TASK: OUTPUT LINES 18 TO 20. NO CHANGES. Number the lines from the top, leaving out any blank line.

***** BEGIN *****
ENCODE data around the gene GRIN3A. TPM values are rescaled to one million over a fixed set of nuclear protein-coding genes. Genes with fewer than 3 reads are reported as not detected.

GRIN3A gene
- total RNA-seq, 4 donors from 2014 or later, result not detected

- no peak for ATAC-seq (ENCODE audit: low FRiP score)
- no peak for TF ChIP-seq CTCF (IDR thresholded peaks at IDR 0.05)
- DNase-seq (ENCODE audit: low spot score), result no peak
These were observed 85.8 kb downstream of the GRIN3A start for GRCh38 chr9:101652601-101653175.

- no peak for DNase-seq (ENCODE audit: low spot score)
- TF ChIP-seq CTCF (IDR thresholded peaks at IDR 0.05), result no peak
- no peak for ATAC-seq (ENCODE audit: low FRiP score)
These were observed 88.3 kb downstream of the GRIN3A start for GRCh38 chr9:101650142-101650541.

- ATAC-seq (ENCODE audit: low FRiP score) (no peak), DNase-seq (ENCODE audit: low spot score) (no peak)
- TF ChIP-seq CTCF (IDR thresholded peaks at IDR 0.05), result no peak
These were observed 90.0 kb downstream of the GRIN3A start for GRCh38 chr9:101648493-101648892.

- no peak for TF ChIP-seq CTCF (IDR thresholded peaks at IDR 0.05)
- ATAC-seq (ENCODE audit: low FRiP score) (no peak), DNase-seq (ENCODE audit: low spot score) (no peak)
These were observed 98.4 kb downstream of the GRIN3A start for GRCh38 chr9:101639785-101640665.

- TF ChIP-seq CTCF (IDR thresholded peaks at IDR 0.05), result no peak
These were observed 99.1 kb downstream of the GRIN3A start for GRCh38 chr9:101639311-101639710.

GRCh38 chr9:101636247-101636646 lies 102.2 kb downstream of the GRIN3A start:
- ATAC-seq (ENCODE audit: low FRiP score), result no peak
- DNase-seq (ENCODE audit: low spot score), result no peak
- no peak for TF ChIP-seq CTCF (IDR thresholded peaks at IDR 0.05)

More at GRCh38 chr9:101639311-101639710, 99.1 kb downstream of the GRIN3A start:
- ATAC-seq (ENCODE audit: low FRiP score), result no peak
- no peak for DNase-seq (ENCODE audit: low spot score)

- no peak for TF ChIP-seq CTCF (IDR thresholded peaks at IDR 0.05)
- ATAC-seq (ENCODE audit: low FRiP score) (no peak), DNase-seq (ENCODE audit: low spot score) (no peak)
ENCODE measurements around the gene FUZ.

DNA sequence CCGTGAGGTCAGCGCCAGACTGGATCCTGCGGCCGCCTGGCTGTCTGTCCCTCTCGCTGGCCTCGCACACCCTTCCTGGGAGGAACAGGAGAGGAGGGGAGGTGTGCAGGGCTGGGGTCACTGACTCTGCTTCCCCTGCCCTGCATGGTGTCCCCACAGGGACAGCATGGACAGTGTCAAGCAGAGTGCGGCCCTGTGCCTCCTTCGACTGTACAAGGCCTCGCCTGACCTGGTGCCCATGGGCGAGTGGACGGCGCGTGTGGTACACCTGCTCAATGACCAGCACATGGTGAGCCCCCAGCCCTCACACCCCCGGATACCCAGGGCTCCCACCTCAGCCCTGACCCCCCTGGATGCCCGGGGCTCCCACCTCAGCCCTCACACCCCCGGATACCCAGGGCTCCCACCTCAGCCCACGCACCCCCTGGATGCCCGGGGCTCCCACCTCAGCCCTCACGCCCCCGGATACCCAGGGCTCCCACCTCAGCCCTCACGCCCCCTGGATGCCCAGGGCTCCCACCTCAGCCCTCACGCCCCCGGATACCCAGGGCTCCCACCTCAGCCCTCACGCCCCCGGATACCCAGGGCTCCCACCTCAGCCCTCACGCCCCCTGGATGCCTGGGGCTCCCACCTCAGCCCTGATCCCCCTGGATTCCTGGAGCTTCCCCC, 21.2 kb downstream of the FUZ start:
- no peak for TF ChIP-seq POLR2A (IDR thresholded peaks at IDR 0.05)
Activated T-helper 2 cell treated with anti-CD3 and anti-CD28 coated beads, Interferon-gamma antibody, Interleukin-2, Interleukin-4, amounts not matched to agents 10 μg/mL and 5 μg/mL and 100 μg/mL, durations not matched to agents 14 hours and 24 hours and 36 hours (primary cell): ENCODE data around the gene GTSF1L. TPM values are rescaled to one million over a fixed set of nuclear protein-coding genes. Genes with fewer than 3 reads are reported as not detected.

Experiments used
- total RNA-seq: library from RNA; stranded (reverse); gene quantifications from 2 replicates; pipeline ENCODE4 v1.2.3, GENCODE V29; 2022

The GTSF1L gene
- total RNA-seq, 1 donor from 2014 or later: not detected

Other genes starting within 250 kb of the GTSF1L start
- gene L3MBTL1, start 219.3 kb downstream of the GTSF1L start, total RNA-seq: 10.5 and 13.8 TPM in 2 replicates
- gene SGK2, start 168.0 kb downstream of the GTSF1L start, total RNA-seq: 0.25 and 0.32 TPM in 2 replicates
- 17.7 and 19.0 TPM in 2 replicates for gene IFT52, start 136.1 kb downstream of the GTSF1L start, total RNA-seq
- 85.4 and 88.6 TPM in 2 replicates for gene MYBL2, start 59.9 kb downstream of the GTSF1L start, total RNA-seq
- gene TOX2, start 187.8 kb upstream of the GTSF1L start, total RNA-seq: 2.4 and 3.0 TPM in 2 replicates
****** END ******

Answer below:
- TF ChIP-seq CTCF (IDR thresholded peaks at IDR 0.05), result no peak
These were observed 99.1 kb downstream of the GRIN3A start for GRCh38 chr9:101639311-101639710.

GRCh38 chr9:101636247-101636646 lies 102.2 kb downstream of the GRIN3A start: